In the same vein, in applying the AKS, at least three other district courts and one court of appeals panel recently have cited a (non-exclusive) definition of “remuneration” that Congress set forth in a separate, but parallel, statutory provision (the Civil Monetary Penalties Law‒CMPL) to limit “remuneration” in referral source transaction contexts to “transfers of items or services for free or for other than fair market value.” 42 U.S.C. § 1320a-7a(i)(6) (emphasis added); see Miller v. Abbott Labs., 648 Fed. Appx. 555, 561, 2016 U.S. App. LEXIS 8882, *16, 2016 FED App. 0263N (6th Cir. May 12, 2016); United States ex rel. Wood v. Allergan, Inc., No. 10-CV-5645 (JMF), 2017 U.S. Dist. LEXIS 50103, at *56 (S.D.N.Y. Mar. 31, 2017); Bingham v. Baycare Health Sys., 2016 U.S. Dist. LEXIS 186016, *18 (M.D. Fla. Dec. 16, 2016) (magistrate judge decision); United States ex rel. Arnstein v. Teva Pharm. USA, Inc., 2016 U.S. Dist. LEXIS 22554, at *47 (S.D.N.Y. Feb. 22, 2016). While the statutory element semantics differ slightly from the logic discussed above, the bottom line based on this definition of remuneration borrowed from the CMPL is the same: the exchange of legitimate goods or services at an FMV price does not leave any room for illegal remuneration that could constitute an AKS violation.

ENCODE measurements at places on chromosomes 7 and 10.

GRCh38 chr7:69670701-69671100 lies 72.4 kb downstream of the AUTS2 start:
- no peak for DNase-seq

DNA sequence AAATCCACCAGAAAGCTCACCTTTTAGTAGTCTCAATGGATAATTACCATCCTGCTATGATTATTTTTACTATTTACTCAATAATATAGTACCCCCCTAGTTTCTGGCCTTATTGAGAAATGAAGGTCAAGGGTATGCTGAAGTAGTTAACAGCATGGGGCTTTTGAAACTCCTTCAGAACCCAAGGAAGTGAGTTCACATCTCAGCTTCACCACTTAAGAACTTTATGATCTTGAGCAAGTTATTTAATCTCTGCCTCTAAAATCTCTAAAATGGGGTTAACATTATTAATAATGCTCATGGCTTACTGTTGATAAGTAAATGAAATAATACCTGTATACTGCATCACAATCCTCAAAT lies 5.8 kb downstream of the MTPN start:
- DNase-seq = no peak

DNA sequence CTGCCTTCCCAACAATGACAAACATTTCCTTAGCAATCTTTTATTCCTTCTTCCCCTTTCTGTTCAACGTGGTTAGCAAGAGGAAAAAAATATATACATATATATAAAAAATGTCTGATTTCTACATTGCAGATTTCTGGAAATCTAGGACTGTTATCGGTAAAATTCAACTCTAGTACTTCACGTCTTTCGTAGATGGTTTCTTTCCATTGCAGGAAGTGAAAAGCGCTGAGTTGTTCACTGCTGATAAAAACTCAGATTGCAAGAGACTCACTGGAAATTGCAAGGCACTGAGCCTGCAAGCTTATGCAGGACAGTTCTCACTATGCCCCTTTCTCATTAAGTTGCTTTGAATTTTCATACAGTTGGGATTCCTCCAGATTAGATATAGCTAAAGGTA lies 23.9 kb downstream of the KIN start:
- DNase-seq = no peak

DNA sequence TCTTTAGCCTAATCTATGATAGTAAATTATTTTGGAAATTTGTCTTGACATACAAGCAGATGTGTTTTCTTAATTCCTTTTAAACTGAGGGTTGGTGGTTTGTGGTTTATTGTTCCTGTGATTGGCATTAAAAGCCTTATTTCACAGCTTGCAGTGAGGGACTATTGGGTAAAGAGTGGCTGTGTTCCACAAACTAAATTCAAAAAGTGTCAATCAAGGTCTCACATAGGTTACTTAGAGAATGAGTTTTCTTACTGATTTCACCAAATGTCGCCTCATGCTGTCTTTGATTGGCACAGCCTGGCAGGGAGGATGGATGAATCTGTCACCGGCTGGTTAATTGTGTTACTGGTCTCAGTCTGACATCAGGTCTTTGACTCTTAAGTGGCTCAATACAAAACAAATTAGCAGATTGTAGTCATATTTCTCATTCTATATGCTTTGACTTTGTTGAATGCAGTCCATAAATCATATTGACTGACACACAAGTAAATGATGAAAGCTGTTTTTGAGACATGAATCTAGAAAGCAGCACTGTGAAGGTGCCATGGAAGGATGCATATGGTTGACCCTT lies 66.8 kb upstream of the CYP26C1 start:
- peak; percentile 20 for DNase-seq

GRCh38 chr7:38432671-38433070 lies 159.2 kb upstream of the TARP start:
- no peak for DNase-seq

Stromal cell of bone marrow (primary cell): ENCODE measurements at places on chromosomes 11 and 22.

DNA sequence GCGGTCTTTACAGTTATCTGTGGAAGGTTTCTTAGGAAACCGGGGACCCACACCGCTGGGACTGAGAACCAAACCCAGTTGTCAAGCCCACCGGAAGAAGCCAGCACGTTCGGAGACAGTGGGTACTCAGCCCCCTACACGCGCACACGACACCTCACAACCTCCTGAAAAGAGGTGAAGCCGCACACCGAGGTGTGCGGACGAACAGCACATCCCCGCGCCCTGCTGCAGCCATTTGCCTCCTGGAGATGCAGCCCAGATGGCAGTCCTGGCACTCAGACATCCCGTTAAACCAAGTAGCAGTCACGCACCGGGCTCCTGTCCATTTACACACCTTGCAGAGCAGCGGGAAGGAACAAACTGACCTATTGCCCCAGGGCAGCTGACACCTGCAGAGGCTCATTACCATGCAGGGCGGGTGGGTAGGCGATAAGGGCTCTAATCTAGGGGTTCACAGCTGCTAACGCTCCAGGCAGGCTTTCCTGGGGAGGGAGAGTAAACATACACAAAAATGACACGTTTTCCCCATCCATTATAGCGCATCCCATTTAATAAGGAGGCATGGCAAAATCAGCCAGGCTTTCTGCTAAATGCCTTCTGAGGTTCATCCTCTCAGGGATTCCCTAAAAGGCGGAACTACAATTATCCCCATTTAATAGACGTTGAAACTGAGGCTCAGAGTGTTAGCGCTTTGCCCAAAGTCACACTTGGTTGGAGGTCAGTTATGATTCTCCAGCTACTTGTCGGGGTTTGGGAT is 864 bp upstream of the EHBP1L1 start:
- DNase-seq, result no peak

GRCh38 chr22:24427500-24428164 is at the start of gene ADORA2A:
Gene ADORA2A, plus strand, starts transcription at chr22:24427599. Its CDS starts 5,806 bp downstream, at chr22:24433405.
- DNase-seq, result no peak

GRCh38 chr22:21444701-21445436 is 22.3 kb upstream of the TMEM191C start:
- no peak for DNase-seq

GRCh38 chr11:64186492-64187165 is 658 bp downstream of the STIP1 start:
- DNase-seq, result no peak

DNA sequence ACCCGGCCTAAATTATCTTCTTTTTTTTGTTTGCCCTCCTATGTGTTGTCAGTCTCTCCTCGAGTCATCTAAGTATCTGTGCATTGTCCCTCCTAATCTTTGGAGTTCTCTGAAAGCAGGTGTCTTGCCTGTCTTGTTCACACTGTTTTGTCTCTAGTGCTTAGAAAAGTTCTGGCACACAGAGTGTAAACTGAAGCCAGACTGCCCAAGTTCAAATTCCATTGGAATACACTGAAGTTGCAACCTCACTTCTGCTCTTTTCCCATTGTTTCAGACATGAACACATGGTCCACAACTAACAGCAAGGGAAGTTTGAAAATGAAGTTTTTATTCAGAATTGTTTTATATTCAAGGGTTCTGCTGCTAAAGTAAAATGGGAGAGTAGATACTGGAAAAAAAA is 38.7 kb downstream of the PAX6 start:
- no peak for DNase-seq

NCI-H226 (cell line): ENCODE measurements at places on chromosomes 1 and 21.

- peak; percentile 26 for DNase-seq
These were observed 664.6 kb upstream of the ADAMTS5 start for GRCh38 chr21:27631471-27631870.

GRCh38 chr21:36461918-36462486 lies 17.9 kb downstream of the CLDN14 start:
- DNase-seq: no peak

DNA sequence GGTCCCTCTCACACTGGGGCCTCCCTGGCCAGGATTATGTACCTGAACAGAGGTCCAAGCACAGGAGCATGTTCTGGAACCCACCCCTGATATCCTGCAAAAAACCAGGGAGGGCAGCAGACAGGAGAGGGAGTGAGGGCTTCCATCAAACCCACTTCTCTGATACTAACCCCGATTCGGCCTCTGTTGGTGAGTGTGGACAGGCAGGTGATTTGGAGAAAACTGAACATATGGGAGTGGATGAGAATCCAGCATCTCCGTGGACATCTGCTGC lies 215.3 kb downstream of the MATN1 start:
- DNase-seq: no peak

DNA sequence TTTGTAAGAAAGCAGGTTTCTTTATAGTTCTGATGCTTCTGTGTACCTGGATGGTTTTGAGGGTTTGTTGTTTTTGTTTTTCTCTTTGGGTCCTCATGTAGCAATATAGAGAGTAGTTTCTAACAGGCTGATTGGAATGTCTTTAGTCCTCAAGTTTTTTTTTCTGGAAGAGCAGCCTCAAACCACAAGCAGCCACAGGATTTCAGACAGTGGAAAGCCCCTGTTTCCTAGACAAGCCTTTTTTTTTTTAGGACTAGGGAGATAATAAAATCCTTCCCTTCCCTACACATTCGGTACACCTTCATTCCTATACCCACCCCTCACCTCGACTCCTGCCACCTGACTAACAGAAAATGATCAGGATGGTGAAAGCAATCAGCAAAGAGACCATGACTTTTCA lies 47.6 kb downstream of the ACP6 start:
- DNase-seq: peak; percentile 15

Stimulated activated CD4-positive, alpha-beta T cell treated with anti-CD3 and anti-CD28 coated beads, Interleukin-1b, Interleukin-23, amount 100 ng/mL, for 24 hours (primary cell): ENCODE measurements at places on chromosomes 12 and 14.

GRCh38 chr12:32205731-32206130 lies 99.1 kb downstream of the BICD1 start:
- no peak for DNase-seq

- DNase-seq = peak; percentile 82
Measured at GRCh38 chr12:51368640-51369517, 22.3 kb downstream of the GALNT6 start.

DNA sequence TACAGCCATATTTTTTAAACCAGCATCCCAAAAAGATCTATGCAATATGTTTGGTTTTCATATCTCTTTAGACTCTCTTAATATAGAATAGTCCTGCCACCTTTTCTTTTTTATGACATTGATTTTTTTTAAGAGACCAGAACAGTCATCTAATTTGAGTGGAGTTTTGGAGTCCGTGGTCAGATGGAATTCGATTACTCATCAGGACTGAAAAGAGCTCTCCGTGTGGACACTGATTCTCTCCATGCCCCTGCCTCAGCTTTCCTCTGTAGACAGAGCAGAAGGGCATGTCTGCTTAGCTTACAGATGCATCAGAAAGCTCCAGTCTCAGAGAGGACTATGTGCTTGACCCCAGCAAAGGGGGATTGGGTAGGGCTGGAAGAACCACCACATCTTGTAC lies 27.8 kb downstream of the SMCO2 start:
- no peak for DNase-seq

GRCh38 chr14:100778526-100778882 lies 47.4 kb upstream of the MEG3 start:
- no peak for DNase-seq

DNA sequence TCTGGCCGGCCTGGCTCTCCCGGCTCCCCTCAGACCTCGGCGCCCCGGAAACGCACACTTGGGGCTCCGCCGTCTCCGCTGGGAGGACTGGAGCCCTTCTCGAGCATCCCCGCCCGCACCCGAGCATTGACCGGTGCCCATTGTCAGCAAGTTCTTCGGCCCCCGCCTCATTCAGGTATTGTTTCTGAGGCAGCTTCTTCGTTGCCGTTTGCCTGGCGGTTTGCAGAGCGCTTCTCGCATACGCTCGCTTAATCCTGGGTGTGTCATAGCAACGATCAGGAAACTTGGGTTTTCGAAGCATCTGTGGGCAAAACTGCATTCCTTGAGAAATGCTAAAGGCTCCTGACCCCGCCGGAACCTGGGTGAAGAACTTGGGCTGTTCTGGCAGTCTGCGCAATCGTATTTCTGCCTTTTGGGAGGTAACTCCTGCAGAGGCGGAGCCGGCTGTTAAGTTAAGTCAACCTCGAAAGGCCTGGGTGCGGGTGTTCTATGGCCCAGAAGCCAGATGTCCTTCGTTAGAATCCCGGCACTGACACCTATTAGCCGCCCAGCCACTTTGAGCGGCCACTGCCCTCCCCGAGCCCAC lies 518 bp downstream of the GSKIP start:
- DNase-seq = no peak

Consensus for this position appears to us to be building over time, but decisions on the subject unfortunately have not been entirely uniform. In MedPricer.com, Inc. v. Becton, Dixon & Co., No. 3:13-cv-1545 (MPS), 2017 U.S. Dist. LEXIS 50226 (D. Conn. Apr. 3, 2017)—a non-FCA case concerning contract enforceability—in denying a motion to reconsider a summary judgment ruling, the court rejected the moving party’s new argument that the AKS element of remuneration could not be proven because there was “no evidence in the record of a [non-FMV] payment” for that party’s services, pointing to the CMPL definition of remuneration we just discussed. Departing from the Miller, Wood, Bingham and Arnstein courts, the court in MedPricer deemed the CMPL definition inapplicable to the AKS and also irrelevant because it was phrased in non-exclusive terms. At least among recent decisions, MedPricer stands alone in taking this view—although one should expect relators and the government to keep espousing it until a clear appellate-level consensus emerges on the issue.

Bottom line: in a referral source service contract or asset transaction setting, solid proof of FMV pricing will significantly reduce the risk of that transaction or arrangement giving rise to AKS-based FCA liability later on—even if it falls outside of the AKS Safe Harbors. Check back soon for a companion post, in which we will examine recent decisions on the mechanics and admissibility of FMV evidence, and identify some best practices in that area.